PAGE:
Is there a basis for human rights in Islam? Beginning with an exploration of what rights are and how the human rights discourse developed, Abdullah Saeed explores the resources that exist within Islamic tradition. He looks at those that are compatible with international human rights law and can be garnered to promote and protect human rights in Muslim-majority states. A number of rights are given specific focus, including the rights of women and children, freedom of expression and religion, as well as jihad and the laws of war. Human Rights and Islam emphasises the need for Muslims to rethink problematic areas of Islamic thought that are difficult to reconcile with contemporary conceptions of human rights.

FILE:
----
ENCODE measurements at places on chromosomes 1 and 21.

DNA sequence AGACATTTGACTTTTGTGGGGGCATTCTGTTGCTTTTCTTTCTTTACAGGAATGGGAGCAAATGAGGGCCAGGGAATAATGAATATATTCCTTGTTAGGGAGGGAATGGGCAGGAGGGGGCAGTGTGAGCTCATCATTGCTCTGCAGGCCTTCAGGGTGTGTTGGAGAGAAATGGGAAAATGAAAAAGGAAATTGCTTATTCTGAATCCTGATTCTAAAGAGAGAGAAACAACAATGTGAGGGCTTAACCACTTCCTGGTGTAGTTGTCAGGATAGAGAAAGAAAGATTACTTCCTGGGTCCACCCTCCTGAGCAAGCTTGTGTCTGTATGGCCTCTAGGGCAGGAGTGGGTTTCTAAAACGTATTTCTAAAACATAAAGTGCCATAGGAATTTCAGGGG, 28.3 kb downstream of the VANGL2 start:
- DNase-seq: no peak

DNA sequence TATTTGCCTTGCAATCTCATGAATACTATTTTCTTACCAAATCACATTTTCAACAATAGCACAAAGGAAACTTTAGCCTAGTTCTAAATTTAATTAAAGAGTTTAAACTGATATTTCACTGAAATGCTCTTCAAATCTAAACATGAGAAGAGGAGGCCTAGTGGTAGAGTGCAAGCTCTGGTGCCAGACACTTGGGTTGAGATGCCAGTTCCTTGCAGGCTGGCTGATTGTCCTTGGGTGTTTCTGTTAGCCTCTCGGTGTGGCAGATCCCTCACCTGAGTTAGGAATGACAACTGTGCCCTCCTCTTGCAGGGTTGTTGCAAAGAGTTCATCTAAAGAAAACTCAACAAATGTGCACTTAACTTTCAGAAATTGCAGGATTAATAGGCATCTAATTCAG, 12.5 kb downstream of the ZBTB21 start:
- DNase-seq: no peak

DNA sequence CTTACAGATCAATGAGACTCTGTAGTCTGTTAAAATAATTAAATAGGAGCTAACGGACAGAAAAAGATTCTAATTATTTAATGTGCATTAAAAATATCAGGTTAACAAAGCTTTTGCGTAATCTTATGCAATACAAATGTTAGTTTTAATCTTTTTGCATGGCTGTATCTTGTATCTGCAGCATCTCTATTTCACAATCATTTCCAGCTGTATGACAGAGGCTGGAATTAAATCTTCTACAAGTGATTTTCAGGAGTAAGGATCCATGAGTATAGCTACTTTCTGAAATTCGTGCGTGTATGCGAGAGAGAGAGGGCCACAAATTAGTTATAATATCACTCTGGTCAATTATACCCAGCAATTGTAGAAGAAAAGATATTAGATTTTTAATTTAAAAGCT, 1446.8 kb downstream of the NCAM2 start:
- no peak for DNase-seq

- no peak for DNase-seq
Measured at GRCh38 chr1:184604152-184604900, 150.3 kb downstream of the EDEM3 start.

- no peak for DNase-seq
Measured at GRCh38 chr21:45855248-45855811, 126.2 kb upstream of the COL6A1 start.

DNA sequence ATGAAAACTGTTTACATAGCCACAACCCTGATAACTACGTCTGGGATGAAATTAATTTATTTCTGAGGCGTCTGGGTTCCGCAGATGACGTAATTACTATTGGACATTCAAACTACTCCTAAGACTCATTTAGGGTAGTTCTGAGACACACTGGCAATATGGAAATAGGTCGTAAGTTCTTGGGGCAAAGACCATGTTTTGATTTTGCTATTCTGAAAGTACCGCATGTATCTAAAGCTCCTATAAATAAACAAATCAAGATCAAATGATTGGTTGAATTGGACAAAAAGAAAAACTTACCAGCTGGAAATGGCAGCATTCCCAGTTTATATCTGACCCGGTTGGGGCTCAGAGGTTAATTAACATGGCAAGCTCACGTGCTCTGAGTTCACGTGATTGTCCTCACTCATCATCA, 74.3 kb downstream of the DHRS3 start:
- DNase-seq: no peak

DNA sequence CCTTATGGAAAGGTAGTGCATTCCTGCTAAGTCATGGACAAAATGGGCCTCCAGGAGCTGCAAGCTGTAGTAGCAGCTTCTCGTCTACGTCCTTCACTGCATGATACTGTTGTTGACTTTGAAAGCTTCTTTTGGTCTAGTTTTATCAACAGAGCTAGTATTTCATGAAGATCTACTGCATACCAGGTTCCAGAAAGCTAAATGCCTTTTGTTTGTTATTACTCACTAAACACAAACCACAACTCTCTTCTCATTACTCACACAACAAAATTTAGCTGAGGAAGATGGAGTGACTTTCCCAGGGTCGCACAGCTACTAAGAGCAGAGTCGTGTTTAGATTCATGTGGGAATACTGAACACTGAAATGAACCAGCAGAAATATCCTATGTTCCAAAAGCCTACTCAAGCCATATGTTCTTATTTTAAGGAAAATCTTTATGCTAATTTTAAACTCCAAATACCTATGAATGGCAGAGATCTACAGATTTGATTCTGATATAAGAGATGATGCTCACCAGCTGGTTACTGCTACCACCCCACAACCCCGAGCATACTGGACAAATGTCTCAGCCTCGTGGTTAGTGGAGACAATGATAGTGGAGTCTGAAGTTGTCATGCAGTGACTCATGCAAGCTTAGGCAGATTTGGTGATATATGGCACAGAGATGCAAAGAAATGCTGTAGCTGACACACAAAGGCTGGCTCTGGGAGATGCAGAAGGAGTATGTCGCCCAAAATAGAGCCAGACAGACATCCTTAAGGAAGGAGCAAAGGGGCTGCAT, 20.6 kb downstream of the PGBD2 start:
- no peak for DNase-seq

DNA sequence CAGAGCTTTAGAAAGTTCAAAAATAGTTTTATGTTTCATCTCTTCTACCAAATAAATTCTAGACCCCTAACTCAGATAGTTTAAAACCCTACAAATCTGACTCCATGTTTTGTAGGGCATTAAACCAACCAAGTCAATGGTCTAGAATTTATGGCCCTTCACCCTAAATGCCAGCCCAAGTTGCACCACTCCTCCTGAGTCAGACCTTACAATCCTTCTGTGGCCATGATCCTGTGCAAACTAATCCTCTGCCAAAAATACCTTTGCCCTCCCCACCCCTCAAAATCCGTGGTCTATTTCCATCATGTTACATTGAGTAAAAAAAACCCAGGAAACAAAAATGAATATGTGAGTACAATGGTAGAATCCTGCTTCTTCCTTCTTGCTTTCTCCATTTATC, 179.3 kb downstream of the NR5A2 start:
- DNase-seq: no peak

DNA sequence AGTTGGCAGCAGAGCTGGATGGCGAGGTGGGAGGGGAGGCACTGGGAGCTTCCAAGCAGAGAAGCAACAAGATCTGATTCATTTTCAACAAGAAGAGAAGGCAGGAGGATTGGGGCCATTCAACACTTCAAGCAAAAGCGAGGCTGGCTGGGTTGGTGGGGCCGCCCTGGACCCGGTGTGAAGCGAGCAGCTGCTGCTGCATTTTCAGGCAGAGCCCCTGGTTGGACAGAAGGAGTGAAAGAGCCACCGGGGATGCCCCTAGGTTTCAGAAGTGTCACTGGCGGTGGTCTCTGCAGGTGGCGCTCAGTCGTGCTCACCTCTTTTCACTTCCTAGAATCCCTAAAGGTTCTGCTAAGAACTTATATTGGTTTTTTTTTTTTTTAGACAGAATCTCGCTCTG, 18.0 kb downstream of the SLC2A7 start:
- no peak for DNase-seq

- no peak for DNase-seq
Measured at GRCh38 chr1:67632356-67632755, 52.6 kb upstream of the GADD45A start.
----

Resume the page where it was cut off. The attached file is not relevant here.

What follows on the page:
Silk Roads and Bullet Trains
What is China’s high-speed rail diplomacy? What is China’s infrastructure diplomacy? How do they relate to each other and to the country’s Belt and Road Initiative? Can China finance the numerous projects around the world under the initiative? This book assesses the important implications of China’s new diplomacy for the global political economy. It argues that a new developmental path called ‘geo-developmentalism’ is in the making: China plays a leading role in promoting growth and building connections across Eurasia and beyond.
Exploring the Causes and Remedies of Japanization
Edited by Dongchul Cho, Takatoshi Ito and Andrew Mason